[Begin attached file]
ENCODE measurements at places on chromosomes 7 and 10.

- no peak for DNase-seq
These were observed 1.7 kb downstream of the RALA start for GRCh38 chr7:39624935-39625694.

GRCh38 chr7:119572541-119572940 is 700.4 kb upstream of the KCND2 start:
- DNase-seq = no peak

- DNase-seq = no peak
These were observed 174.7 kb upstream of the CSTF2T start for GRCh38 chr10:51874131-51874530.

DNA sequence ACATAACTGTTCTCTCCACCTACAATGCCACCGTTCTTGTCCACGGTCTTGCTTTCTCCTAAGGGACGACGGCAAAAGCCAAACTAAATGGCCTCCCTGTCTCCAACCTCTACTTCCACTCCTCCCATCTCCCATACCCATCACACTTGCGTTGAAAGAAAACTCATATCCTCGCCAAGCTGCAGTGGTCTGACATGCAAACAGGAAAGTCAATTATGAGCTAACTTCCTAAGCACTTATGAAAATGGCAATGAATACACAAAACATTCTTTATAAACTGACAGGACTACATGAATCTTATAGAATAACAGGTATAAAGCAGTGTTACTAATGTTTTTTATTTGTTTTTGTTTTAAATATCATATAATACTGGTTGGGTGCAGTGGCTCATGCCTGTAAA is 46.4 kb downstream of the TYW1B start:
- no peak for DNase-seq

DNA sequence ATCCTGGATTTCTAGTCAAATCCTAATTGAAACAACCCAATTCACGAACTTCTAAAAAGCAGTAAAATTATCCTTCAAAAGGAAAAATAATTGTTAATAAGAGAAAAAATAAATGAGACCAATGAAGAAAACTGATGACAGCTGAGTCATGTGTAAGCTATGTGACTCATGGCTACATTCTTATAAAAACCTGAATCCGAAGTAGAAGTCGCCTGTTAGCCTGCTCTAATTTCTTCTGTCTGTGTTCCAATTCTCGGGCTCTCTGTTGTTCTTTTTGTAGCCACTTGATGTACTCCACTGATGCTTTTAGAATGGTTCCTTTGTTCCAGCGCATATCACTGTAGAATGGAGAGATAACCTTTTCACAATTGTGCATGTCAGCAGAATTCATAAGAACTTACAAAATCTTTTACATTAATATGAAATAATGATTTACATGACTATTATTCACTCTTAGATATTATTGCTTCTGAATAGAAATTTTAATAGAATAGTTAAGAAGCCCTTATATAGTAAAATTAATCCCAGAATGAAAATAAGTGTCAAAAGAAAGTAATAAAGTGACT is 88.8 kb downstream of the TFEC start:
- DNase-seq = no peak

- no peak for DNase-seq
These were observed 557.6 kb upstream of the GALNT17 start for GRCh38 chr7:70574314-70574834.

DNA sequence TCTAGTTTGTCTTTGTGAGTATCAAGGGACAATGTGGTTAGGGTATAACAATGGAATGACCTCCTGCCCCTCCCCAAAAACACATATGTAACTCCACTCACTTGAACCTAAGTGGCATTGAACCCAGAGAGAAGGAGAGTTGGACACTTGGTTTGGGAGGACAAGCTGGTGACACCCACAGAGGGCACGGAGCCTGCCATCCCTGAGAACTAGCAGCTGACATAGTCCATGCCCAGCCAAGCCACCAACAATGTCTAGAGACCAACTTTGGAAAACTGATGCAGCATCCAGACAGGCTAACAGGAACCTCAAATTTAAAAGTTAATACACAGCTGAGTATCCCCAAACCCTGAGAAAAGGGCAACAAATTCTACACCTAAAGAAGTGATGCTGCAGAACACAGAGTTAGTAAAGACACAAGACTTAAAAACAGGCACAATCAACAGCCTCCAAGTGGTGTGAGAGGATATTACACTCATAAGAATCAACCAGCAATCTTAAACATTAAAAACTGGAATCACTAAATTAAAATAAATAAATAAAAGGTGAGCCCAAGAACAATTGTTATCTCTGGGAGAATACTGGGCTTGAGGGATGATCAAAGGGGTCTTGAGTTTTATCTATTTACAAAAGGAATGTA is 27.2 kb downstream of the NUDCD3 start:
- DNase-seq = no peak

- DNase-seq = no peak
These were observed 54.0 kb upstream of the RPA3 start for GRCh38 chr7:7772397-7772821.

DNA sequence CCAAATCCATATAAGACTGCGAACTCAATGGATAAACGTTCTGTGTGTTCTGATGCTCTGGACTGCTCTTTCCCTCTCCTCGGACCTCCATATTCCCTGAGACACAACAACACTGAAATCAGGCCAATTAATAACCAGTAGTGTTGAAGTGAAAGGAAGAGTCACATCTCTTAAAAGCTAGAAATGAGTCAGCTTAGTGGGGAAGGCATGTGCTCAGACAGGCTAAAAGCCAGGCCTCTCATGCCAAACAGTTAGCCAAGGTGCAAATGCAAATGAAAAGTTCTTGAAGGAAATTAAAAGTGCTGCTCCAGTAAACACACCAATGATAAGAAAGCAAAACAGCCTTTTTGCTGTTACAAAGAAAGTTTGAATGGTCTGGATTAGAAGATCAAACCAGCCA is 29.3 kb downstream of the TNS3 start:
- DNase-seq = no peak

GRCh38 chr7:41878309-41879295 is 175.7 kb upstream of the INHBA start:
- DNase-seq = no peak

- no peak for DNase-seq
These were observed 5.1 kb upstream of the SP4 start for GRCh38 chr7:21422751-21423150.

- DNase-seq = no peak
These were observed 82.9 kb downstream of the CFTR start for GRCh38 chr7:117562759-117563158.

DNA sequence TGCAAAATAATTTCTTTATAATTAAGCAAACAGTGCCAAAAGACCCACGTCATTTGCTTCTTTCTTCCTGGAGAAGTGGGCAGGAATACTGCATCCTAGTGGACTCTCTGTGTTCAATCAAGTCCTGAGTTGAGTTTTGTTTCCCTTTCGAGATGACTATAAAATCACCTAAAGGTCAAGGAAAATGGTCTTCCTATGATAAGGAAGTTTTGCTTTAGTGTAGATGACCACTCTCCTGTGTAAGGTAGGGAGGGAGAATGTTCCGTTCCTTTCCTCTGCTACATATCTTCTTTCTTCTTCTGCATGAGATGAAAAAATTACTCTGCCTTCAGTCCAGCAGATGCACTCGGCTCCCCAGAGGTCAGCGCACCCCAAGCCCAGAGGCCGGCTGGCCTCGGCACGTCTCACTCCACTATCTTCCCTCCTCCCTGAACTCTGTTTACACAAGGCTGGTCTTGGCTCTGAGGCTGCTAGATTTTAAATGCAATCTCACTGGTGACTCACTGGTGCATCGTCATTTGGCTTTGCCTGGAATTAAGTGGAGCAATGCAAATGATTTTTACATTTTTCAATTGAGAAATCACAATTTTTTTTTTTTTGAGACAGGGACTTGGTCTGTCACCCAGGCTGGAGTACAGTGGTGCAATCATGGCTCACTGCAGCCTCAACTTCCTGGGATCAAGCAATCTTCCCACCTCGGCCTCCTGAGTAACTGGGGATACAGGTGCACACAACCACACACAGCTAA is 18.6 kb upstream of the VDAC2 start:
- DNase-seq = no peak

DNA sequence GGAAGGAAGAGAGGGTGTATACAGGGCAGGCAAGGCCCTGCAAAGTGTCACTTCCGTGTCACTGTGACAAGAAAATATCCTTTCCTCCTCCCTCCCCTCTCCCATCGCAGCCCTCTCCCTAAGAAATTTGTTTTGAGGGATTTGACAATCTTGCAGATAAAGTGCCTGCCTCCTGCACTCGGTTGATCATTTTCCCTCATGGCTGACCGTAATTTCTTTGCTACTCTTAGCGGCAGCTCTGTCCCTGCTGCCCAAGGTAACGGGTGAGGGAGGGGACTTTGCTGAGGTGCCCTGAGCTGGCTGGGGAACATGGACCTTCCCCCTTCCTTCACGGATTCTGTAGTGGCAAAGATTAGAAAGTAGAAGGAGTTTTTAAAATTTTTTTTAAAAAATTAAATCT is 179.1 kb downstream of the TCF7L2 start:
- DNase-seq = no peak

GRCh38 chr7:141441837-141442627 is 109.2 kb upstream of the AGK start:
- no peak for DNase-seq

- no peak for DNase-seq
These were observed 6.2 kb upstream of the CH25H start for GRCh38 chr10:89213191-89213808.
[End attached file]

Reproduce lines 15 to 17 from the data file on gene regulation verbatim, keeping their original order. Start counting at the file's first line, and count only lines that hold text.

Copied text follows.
- DNase-seq = no peak

- DNase-seq = no peak
These were observed 54.0 kb upstream of the RPA3 start for GRCh38 chr7:7772397-7772821.